[20]

W. C. WangJ. T. Teng and K. R. Lou, Seller's optimal credit period and cycle time in a supply chain for deteriorating items with maximum lifetime, European Journal of Operational Research, 232 (2014), 315-321. doi: 10.1016/j.ejor.2013.06.027. Google Scholar

[21]

C. T. YangQ. H. PanL. Y. Ouyang and J. T. Teng, Retailer's optimal order and credit policies when a supplier offers either a cash discount or a delay payment linked to order quantity, European Journal of Industrial Engineering, 7-3 (2013), 370-392. Google Scholar

show all references

References:
[1]

C. T. ChangJ. T. Teng and M. S. Chern, Optimal manufacturer's replenishment policies for deteriorating items in a supply chain with up-stream and down-stream trade credits, International Journal of Production Economics, 127 (2010), 197-202. Google Scholar

[2]

M. C. ChengC. T. Chang and L. Y. Ouyang, The retailer's optimal ordering policy with trade credit in different financial environments, Applied Mathematics and Computations, 218 (2012), 9623-9634. doi: 10.1016/j.amc.2012.02.066. Google Scholar

[3]

K. J. Chung, A complete proof on the solution procedure for non-instantaneous deteriorating items with permissible delay in payments, Computers and Industrial Engineering, 56 (2009), 267-273. Google Scholar

[4]

C. Y. DyeL. Y. Ouyang and T. P. Hsieh, Inventory and pricing strategies for deteriorating items with shortages: A discounted cash flow approach, Computers and Industrial Engineering, 52 (2007), 29-40. Google Scholar

[5]

C. Y. Dye and T. P. Hsieh, A optimal replenishment policy for deteriorating items with effective investment in preservation technology, European Journal of Operational Research, 218 (2012), 106-112. doi: 10.1016/j.ejor.2011.10.016. Google Scholar

[6]

C. Y. Dye and T. P. Hsieh, A particle swarm optimization for solving lot-sizing problem with fluctuating demand and preservation technology cost under trade credit, Journal of Global Optimization, 55 (2013), 655-679. doi: 10.1007/s10898-012-9950-z. Google Scholar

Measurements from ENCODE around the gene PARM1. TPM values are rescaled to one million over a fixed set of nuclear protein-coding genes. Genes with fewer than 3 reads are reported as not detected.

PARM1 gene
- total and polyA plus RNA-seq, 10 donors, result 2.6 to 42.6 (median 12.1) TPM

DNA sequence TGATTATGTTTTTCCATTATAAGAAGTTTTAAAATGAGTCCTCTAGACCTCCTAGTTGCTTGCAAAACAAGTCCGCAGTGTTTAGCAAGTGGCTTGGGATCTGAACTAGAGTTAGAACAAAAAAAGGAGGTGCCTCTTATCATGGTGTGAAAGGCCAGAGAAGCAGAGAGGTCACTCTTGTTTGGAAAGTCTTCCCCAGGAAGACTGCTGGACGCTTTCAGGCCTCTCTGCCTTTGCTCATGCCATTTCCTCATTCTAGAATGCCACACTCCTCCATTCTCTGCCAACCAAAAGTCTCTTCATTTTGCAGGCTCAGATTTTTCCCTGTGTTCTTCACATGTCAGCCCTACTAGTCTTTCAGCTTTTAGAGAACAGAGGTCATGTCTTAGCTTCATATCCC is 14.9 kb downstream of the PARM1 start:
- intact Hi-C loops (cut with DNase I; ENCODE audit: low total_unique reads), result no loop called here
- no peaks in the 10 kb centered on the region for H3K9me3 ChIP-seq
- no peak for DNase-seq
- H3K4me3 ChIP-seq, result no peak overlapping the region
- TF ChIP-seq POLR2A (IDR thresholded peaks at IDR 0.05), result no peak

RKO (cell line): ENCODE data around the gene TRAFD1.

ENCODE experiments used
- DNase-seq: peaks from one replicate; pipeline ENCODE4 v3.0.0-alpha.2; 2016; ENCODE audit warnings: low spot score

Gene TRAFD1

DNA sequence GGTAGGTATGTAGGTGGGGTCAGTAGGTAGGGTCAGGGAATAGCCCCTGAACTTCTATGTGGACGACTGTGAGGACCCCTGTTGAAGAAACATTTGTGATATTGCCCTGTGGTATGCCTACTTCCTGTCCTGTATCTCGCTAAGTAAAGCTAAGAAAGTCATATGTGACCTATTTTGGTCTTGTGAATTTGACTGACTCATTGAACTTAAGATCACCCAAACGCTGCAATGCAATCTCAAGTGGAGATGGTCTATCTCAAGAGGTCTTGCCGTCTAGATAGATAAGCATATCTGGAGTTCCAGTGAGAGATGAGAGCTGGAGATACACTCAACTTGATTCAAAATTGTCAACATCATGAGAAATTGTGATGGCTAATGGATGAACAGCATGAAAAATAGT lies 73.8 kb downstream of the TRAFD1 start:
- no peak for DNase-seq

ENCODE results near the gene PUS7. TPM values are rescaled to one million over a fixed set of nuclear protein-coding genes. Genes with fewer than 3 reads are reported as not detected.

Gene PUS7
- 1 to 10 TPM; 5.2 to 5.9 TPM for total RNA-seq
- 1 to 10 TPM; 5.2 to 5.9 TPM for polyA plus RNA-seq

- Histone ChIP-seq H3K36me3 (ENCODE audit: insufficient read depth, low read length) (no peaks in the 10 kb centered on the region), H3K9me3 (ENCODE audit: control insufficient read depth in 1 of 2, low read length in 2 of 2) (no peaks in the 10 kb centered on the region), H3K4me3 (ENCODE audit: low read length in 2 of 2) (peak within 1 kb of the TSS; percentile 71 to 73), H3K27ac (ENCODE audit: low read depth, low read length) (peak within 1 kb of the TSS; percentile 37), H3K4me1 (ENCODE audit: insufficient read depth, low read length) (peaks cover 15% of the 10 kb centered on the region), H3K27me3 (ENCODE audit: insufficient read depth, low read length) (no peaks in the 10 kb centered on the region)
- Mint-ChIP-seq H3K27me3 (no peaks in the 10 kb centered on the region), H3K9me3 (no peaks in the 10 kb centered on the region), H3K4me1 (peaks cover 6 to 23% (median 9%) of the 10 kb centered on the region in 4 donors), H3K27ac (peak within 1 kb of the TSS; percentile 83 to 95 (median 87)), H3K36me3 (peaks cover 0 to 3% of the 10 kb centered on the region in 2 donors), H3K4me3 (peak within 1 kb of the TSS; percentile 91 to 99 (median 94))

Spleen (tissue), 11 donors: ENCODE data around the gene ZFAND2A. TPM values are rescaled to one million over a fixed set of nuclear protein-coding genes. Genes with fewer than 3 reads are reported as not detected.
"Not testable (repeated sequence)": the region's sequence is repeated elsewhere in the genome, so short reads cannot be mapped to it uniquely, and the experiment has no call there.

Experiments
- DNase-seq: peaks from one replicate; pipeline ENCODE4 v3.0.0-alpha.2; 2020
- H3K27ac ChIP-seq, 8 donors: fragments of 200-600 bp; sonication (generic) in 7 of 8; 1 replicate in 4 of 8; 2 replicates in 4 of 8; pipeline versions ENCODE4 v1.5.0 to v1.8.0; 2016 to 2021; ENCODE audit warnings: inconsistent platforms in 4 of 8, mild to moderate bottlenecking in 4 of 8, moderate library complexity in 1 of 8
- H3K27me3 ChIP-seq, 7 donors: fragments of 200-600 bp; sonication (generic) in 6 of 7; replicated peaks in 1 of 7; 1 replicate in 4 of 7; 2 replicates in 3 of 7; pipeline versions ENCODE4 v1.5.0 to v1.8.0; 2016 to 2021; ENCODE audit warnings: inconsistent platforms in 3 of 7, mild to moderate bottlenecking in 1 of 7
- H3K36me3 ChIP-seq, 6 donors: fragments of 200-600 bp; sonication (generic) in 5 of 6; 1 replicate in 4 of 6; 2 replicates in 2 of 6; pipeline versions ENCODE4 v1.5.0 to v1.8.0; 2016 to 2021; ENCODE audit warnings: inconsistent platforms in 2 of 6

[7]

J. J. LiaoK. N. Huang and P. S. Tinnng, Optimal strategy of deteriorating items with capacity constraints under two-levels of trade credit policy, Applied Mathematics and Computation, 233 (2014), 647-658. doi: 10.1016/j.amc.2014.01.077. Google Scholar

[8]

Y. J. LinL. Y. Ouyang and Y. F. Dang, A joint optimal ordering and delivery policy for an integrated supplier-retailer inventory model with trade credit and defective items, Applied Mathematics and Computation, 218 (2012), 7498-7514. doi: 10.1016/j.amc.2012.01.016. Google Scholar

[9]

L. Y. OuyangK. S. Wu and C. T. Yang, A study on an inventory model for non-instantaneous deteriorating items with permissible delay in payments, Computers & Industrial Engineering, 51 (2006), 637-651. Google Scholar

[10]

L. Y. OuyangJ. T. TengS. K. Goyal and C. T. Yang, An economic order quantity model for deteriorating items with partially permissible delay in payments linked to order quantity, European Journal of Operational Research, 194 (2009), 418-431. doi: 10.1016/j.ejor.2007.12.018. Google Scholar

[11]